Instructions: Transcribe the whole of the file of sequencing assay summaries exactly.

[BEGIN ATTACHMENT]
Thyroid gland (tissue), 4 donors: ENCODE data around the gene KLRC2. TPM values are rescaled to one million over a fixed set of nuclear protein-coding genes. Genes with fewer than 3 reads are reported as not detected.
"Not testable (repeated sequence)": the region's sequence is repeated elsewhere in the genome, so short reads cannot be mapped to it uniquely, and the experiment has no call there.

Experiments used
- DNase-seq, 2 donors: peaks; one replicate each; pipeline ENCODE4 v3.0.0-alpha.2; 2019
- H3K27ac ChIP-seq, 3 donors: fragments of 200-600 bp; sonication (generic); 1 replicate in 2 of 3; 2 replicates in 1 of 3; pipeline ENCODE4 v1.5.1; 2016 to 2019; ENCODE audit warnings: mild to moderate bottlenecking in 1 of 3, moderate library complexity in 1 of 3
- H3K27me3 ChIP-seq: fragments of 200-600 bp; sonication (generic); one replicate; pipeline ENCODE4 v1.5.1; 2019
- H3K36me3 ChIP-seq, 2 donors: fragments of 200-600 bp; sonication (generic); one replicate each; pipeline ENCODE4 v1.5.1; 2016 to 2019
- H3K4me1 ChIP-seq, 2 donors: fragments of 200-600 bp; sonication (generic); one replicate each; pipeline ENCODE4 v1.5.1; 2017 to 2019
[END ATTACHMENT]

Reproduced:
Thyroid gland (tissue), 4 donors: ENCODE data around the gene KLRC2. TPM values are rescaled to one million over a fixed set of nuclear protein-coding genes. Genes with fewer than 3 reads are reported as not detected.
"Not testable (repeated sequence)": the region's sequence is repeated elsewhere in the genome, so short reads cannot be mapped to it uniquely, and the experiment has no call there.

Experiments used
- DNase-seq, 2 donors: peaks; one replicate each; pipeline ENCODE4 v3.0.0-alpha.2; 2019
- H3K27ac ChIP-seq, 3 donors: fragments of 200-600 bp; sonication (generic); 1 replicate in 2 of 3; 2 replicates in 1 of 3; pipeline ENCODE4 v1.5.1; 2016 to 2019; ENCODE audit warnings: mild to moderate bottlenecking in 1 of 3, moderate library complexity in 1 of 3
- H3K27me3 ChIP-seq: fragments of 200-600 bp; sonication (generic); one replicate; pipeline ENCODE4 v1.5.1; 2019
- H3K36me3 ChIP-seq, 2 donors: fragments of 200-600 bp; sonication (generic); one replicate each; pipeline ENCODE4 v1.5.1; 2016 to 2019
- H3K4me1 ChIP-seq, 2 donors: fragments of 200-600 bp; sonication (generic); one replicate each; pipeline ENCODE4 v1.5.1; 2017 to 2019